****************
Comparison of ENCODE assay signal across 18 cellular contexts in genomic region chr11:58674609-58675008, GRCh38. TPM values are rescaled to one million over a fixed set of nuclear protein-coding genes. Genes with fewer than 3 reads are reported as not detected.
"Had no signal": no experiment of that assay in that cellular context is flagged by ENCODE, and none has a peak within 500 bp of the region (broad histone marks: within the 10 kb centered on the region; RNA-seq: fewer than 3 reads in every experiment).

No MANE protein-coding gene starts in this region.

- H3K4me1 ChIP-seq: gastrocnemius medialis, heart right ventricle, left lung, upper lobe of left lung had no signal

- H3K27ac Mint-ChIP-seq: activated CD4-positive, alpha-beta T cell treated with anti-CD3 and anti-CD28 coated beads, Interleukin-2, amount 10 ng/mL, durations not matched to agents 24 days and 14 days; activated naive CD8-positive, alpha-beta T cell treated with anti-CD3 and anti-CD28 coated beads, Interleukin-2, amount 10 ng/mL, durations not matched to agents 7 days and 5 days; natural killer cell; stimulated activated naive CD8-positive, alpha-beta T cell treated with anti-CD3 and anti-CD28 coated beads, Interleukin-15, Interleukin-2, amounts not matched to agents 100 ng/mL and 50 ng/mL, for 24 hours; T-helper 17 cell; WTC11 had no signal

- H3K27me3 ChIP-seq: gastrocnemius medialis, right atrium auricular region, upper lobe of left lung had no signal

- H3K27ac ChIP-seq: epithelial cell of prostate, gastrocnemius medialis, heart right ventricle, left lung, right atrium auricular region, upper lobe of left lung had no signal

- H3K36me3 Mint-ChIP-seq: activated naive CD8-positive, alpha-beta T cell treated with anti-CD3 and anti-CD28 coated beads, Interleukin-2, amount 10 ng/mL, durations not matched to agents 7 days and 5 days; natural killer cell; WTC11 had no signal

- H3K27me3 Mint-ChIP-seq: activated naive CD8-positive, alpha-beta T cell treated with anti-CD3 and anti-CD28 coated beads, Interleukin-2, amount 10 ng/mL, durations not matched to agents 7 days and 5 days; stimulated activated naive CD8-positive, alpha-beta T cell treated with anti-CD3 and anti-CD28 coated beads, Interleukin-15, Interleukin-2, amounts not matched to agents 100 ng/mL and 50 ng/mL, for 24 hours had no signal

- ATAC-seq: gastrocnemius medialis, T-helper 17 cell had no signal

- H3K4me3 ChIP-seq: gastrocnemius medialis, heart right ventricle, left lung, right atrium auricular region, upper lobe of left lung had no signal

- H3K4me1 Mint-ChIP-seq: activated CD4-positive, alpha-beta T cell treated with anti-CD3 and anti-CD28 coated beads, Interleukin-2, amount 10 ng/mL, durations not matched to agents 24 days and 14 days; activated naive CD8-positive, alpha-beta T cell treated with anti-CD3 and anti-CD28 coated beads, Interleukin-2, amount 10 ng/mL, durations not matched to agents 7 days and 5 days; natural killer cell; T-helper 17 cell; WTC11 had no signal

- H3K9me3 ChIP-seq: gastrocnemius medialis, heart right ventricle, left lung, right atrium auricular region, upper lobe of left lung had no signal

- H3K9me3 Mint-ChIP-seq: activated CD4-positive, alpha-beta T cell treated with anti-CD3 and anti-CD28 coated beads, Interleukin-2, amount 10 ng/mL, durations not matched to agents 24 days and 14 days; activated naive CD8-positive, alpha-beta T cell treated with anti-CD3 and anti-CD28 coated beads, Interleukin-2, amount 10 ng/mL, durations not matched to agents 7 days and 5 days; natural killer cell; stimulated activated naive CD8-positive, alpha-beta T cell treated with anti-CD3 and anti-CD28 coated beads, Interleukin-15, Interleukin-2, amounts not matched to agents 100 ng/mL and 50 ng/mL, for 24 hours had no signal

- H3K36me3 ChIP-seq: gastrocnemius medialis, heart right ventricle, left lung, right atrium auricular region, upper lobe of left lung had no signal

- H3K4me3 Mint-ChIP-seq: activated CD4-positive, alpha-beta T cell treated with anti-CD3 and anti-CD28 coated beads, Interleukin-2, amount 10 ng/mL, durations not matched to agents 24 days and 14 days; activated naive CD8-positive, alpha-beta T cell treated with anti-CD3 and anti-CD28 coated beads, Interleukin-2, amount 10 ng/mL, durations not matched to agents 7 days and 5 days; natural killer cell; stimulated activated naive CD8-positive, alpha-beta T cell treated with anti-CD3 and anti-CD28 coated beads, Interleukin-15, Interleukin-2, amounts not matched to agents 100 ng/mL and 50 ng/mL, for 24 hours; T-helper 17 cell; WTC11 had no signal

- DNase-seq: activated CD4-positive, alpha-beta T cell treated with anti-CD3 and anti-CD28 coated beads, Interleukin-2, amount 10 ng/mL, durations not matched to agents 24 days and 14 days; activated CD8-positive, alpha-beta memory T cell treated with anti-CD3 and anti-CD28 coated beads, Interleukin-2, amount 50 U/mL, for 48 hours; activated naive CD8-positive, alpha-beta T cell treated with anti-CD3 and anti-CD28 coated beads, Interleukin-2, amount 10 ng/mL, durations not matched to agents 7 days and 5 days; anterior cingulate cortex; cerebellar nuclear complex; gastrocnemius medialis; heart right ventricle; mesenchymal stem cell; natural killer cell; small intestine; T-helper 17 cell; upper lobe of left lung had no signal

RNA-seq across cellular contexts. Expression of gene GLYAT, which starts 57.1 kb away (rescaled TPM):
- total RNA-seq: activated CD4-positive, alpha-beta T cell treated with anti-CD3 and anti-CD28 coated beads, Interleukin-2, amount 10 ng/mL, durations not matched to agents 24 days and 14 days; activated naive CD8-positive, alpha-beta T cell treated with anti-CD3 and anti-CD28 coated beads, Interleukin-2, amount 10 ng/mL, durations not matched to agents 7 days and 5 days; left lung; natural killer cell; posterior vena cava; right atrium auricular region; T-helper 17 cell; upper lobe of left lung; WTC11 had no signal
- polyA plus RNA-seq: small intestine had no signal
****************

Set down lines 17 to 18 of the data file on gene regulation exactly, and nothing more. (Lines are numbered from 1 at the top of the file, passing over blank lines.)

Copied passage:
- DNase-seq: activated CD4-positive, alpha-beta T cell treated with anti-CD3 and anti-CD28 coated beads, Interleukin-2, amount 10 ng/mL, durations not matched to agents 24 days and 14 days; activated CD8-positive, alpha-beta memory T cell treated with anti-CD3 and anti-CD28 coated beads, Interleukin-2, amount 50 U/mL, for 48 hours; activated naive CD8-positive, alpha-beta T cell treated with anti-CD3 and anti-CD28 coated beads, Interleukin-2, amount 10 ng/mL, durations not matched to agents 7 days and 5 days; anterior cingulate cortex; cerebellar nuclear complex; gastrocnemius medialis; heart right ventricle; mesenchymal stem cell; natural killer cell; small intestine; T-helper 17 cell; upper lobe of left lung had no signal

RNA-seq across cellular contexts. Expression of gene GLYAT, which starts 57.1 kb away (rescaled TPM):